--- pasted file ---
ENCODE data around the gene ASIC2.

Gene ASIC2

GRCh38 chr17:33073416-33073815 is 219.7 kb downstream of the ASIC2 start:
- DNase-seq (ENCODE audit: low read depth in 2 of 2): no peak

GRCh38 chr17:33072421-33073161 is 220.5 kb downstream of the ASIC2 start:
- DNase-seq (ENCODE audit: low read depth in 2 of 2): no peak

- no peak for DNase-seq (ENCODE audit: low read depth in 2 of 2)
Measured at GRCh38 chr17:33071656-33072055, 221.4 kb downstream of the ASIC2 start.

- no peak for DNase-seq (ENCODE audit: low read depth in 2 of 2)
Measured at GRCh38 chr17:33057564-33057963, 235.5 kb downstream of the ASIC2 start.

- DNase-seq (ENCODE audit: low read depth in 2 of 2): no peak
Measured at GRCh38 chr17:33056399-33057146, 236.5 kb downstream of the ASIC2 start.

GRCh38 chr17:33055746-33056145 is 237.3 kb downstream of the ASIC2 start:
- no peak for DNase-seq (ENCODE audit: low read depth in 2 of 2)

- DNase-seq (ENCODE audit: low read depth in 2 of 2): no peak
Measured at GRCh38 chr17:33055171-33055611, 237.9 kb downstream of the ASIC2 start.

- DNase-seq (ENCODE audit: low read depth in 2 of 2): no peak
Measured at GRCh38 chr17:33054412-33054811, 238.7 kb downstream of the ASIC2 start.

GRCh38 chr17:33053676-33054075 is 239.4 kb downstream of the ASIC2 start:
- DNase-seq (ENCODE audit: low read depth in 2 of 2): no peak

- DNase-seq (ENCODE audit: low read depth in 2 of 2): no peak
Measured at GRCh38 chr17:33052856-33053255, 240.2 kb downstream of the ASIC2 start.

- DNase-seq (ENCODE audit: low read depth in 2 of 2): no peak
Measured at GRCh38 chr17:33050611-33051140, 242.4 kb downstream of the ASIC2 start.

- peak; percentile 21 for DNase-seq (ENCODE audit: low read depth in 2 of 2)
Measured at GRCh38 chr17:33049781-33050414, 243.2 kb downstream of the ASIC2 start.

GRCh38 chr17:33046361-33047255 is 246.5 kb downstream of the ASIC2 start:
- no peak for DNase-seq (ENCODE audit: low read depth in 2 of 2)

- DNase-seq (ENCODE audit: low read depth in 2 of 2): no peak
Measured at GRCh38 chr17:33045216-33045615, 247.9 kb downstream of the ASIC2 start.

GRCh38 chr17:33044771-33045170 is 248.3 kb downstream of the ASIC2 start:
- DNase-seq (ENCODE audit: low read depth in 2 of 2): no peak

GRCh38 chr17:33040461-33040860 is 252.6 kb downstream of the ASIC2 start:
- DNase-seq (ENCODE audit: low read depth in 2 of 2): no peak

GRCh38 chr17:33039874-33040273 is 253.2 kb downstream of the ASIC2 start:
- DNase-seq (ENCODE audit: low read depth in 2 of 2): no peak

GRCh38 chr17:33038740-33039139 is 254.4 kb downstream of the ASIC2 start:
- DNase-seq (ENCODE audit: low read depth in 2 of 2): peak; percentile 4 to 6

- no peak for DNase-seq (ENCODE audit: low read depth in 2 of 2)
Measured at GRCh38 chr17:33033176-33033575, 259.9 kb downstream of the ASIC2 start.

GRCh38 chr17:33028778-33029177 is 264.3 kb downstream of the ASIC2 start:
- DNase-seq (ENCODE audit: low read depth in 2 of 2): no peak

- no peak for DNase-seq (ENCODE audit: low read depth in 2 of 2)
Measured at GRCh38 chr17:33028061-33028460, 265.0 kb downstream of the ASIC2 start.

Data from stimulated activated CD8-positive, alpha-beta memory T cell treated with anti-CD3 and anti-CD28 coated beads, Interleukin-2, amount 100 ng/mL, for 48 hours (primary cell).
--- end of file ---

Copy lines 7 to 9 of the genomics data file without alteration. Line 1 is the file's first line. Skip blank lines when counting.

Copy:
- no peak for DNase-seq (ENCODE audit: low read depth in 2 of 2)
Measured at GRCh38 chr17:33071656-33072055, 221.4 kb downstream of the ASIC2 start.

- no peak for DNase-seq (ENCODE audit: low read depth in 2 of 2)